As passionate travellers and collectors of art, we started researching and drafting a map in 2008 that could be both beautiful yet relevant to our lives. Google Maps are practical but emotionless, culture-less. Old maps have a marked allure of romance, adventure, and exploration. We wanted to give that back to modern maps.
We referenced many maps from 16th to 19th Century and tried to recreate that style on paper. After sketching the layout on paper and illustrating many buildings using bird's eye view, we decided to re-draw it digitally to capture the layers and high fidelity artwork. This took years to master and we tried variously painting and layering styles until it looked great.
In 2011, we started working on the physical product. We sought out advice of experts from across England and Poland including antique map dealers, history professors, other modern-day cartographers, paper experts, and shoemakers. Producing the physical map involved prototyping with many materials including PVC, silk, faux leather, 30+ types of paper, canvas, coloured paints, inks, and a dozen types of glue and adhesives.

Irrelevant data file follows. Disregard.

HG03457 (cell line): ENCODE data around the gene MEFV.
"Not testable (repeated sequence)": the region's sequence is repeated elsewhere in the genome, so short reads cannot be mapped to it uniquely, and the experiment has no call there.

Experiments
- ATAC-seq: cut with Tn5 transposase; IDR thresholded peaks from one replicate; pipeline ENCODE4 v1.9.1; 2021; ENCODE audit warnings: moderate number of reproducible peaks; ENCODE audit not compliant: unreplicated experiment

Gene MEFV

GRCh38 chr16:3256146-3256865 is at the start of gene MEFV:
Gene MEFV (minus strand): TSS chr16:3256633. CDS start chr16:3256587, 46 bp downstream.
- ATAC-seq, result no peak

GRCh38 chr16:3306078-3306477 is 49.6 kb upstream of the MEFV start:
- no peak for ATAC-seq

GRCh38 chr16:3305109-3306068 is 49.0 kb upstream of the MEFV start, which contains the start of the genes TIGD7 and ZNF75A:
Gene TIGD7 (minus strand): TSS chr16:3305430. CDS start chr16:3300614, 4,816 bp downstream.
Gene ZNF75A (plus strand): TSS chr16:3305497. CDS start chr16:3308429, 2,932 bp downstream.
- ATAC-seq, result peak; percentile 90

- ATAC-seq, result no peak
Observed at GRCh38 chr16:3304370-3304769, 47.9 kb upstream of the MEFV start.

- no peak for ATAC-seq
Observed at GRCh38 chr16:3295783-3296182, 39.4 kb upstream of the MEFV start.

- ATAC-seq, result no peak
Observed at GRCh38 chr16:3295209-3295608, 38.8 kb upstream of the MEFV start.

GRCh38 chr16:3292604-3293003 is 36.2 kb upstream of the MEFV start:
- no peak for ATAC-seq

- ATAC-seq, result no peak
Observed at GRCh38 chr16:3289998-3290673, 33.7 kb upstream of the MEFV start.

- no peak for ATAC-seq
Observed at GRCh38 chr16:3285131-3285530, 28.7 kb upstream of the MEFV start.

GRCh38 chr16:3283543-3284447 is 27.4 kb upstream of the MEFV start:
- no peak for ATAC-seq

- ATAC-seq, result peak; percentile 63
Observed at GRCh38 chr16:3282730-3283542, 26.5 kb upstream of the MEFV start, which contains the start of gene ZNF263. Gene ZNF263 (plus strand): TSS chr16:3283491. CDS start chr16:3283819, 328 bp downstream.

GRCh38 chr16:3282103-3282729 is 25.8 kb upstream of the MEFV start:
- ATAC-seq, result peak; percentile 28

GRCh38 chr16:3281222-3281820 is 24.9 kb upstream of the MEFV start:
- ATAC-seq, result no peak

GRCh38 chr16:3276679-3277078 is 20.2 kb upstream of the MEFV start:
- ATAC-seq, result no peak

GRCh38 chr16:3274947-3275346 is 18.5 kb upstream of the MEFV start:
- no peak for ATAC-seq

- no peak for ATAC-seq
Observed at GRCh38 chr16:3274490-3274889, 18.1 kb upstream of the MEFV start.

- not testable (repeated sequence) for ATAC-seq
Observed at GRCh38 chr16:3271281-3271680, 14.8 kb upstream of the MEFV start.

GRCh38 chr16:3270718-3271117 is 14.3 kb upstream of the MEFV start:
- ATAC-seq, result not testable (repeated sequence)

After making over twenty prototypes of the map which included it being glued to leather, stitched to leather, made into a scroll with wood dowels, folded like a wallet, rolled in leather and silk; we decided on a less than lavish final consumer product and packaging at a price that retailers were willing to take a risk on during the Christmas season and it was very successful for stores. This would be our 1st edition canvas London map, the 2011 vintage.
In 2012, we came out with a huge London wall map that spans almost 2 metres. This commemorative edition called the Grand Map of London was modified to include references to the London 2012 Olympic Games. We also made a smaller wall map and a paper version with the same artwork. The paper version was called "the Travellers Map" and makes for a fine souvenir.